The month has come in like a Lion; it blows very hard. The white capes are all over the Sound, and the waves very high, but the sun is clear & bright – it is one of Roanoke’s Winter days – Last evening about 7 ½ the General handed me a note & Said: “ Mr Larned can you get that on board the Commodore’s vessel & bring me an answer to night” – I promptly replied “Yes Sir” – but how to do it I did not know – it was dark and blowing hard – but out I went – the Flag Ship lay some 3 miles down the harbor. I went down to the wharf out to the end. Some 500 feet from the Shore & Shouted “Phoenix  a hoy” till I was hoarse. (the Generals boat & crew was on the Phoenix) but no reply; no one could see me, neither could I see the boats any where – at last I got a “cunner” or canoe & pushed off to the Phoenix got the boat & went down, delivered my message & back safely. The Generals “Thank you Mr Larned I am very much obliged to you” was ample reward – we have been for several days trying to go round to “Oregon Inlet, “ but the wind is too fresh, to accomplish anything if we went – Your letters 18th with that of Ed Townsend came safely to hand day before yesterday – letters from Providence say my letters are in great demand – I have written Mrs. Burnside that if my letters become general I can not write freely – but you must not show my journal, save to family friends – I am glad to have Mr Fellows and Mr Nicholson see them, because it interests them for the time, and will make no lasting impression like Rosalie [Starrs] books — but I can’t bear to have them read & criticized.  While I write a “rebel” is talking with the General, not a rebel but a native – and such queer talk I never heard.  “tuk” for took “Coona” for couldn’t “right smart” for great deal &c. A man came to me the second time inquiring for some person & says “Well Sir I never knowed him no more arter you showed him to me agin” The other day I took some papers out to some contrabands, and said I to the mother of some dozen little nigs “can you read at all” – “Why bress de Lor Massa, I dun no B. from Bulls feet; I’se wish to God I did”  About ten o’clock this morning, Mr French and I went out ot walk, we went into the woods, and though the wind was blowing very fresh here at the house, there the sun came down as warm as July – we passed several houses, and talked with the people – they are all ignorant persons, and the children look like crazy beings – no [manners] ragged, uncombed & dirty.  The houses are all poor, but large – nothing but clapboards & shingles – if I can I will draw a plan of this house which is a fair sample of all – the best place I have seen yet, and one that comes the nearest to civilization was in the middle of the woods. It was a two story house, two room on each floor, & no walls or lathing – only the rough beams – every window had over half of the panes broken out. A man with three children lived there. There were the strangest looking beings I ever saw – I tried to talk with them, but they giggled & ran away – I saw two or three doves – some poor cattle, but the whole places looked like Israel [Ellis] fine house in its worst states of decay – Yet this man is considered a rich man. Evening I have been looking over that book “John” or “is a Cousin the hand” & c., how many recollections it brings up -on one page is written in H.D.W.’s hand “April 5 1854 Daniel” who thought that would come out to North Carolina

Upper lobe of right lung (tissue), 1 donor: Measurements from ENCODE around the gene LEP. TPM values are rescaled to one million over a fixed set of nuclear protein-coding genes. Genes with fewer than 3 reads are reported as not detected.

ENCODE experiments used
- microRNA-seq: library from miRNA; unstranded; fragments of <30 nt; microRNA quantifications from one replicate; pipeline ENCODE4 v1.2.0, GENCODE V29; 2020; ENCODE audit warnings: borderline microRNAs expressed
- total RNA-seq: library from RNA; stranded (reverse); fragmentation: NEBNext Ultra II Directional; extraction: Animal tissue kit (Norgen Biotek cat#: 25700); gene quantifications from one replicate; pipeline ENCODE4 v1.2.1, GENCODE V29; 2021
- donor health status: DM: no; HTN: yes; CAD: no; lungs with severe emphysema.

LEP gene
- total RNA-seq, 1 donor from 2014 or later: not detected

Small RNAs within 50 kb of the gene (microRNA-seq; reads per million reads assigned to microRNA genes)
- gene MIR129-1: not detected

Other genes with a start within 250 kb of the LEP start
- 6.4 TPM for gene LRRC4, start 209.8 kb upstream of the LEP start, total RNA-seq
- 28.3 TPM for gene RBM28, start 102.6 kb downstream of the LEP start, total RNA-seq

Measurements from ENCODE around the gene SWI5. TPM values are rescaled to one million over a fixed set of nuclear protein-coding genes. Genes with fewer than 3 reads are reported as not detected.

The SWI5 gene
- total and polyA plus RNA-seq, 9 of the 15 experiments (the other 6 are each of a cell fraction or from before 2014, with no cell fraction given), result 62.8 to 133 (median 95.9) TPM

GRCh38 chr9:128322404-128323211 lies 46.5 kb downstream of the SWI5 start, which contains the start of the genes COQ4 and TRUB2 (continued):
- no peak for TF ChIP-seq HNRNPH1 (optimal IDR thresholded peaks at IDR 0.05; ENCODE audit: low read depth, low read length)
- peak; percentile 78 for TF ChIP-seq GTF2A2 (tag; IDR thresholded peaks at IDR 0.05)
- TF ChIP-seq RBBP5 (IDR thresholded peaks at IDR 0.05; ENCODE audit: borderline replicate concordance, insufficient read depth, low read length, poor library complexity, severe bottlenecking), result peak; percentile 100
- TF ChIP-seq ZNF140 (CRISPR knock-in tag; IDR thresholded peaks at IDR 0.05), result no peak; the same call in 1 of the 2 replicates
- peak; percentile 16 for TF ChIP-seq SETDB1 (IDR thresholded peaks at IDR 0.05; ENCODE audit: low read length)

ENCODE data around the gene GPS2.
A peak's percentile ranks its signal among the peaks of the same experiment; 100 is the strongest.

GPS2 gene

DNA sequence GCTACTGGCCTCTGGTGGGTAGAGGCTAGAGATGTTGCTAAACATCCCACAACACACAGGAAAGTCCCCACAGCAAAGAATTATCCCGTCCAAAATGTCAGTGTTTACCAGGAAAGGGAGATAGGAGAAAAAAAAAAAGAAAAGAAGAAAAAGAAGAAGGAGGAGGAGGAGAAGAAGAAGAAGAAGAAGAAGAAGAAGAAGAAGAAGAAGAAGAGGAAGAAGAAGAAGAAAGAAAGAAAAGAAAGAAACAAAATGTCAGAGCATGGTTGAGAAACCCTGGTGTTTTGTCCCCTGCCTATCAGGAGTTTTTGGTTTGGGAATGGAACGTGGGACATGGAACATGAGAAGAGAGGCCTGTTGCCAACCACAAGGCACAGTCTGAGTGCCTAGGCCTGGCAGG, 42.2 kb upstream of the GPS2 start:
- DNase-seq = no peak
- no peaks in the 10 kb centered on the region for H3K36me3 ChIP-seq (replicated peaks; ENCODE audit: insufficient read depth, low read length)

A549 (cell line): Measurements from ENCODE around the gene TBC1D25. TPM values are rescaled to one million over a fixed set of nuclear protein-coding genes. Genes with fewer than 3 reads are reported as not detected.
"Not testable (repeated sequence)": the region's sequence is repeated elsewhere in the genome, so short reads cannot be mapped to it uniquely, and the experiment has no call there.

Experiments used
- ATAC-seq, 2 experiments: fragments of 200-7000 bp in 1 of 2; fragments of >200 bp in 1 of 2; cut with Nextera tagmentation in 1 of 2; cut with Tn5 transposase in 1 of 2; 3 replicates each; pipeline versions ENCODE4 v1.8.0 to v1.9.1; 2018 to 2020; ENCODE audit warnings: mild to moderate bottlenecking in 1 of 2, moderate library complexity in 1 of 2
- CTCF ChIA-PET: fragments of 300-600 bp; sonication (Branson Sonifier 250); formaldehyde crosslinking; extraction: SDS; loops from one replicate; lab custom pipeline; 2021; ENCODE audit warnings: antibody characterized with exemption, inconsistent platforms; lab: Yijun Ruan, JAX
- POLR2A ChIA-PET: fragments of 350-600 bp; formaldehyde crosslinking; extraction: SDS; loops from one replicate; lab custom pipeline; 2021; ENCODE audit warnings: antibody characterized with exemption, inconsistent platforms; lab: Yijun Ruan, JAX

Source: Daniel Larned Papers, Library of Congress, Transcribed from original by John Barden for Tryon Palace Historic Site & Gardens

*** Daniel Larned was General Burnside’s Private Secretary for most of the Civil War

 

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26 Wednesday [February 26] PM

Hurrah! For the General. He’s a bully boy – We had two of the Navy to dine to day – and they got to discussing war & politics; and the General came out top of the heap – because he had the right on his side – Commander Rowan is for a monarchy, don’t believe the Government can ever be reunited on it presents basis. Capt Case think it will. The General don’t think at all, he knows it   it is what he is fighting for, and what he will fight for to the end – he believes we are in the right, and that an overruling Providence guides the whole affair—“Bully for him” – This morning while we were waiting on the dock for news from the fleet that had been sent to Hatteras to bring up the remainder of our forces, a boat load of boxes, barrels, trunks & c came up along side; as one of the men approached the General I thought he looked like someone I had seen. They proved to be a committee from the Sanitary Commission – with delicacies for the sick & wounded – I noticed the name of “Woolsey” on the Trunk, a lady’s trunk – think I now here comes “Sarah Woolsey” – I went off with the General & thought no more of it, till late in the evening, while I was looking around the camp, I went into their tent & after alking with them, discovered one of the two was a Mr Woolsey, who had come out on his own account, and from pure love & Sympathy for the unfortunate. He is a son of Rev Charles Woolsey & own cousin to Annie & the Wooster St Woolseys, & to the Winthrops – We sat down & talked over our friends; and I hope to find in these two rather more congenial Spirits than in the rest of our company. They are from the Young Mens Christain ass. — & Dr. Tyngs church – We made them very comfortable & they seemed to be surprised to find they were to receive any attention – The General delights in aiding any work of the kind – Yesterday he gave orders for a building to be put up at “Fort Reno” or Camp Burnside,” where all the Contrabands could assemble and be taught by the Chaplains & such of the Soldiers as Should choose to volunteer their Services – There is a Mr. [illeg] on Genl Parkes Staff, a cousin of the [Redmans] of Orange, & ho I think I have seen with them: he is a very pleasant, Gentlemanly fellow, and as I have not yet heard him swear, I hope to cultivate him still more. We have walked & strolled around together a good deal, & I hope he will prove a good fellow –